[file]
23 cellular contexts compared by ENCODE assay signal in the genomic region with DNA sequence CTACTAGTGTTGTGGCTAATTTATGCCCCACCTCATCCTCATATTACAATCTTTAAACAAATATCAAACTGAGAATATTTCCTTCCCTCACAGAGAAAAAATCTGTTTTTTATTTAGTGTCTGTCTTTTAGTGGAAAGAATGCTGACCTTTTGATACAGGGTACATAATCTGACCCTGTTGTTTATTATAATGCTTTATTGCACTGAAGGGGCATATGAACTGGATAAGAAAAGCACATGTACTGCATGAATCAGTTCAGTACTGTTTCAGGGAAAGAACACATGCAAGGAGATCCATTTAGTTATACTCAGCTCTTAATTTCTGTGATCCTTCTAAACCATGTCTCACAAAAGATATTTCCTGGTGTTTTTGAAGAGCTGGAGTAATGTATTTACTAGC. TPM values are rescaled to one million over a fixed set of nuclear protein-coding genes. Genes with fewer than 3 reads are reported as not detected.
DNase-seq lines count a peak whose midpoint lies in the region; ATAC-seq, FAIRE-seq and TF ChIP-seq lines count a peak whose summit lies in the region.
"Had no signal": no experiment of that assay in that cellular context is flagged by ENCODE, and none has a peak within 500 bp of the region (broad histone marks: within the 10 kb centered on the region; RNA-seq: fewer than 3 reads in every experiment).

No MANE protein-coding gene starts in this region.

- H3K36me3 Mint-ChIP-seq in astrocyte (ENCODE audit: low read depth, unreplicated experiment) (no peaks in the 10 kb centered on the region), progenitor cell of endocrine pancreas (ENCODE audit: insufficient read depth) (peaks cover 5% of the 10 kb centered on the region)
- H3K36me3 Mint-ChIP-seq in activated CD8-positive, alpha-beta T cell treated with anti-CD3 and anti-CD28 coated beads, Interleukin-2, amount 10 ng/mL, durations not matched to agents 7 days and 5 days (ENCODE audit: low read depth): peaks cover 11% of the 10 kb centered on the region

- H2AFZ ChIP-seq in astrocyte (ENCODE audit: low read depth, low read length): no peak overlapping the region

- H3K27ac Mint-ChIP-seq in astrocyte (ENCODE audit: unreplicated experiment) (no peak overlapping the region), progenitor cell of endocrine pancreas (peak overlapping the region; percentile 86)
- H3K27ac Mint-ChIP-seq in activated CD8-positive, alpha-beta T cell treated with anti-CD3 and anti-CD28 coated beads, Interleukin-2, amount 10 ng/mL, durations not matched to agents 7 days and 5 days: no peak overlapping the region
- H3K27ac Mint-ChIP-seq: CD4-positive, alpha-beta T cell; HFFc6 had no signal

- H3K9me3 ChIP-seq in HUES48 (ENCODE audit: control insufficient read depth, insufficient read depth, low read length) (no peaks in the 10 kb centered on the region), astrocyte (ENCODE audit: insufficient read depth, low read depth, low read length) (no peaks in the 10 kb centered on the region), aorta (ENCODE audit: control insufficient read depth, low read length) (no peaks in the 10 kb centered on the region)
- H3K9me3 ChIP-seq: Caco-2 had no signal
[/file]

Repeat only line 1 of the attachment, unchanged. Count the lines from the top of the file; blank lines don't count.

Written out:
23 cellular contexts compared by ENCODE assay signal in the genomic region with DNA sequence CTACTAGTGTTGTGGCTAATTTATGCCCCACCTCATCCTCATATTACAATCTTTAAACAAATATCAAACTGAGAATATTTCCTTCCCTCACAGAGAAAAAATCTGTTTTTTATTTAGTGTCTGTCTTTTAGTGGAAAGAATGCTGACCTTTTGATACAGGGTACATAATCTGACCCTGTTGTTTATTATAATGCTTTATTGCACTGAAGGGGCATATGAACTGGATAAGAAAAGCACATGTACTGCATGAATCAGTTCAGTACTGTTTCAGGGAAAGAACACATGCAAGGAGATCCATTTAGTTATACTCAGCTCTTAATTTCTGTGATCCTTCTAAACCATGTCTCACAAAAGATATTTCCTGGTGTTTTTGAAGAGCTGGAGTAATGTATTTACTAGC. TPM values are rescaled to one million over a fixed set of nuclear protein-coding genes. Genes with fewer than 3 reads are reported as not detected.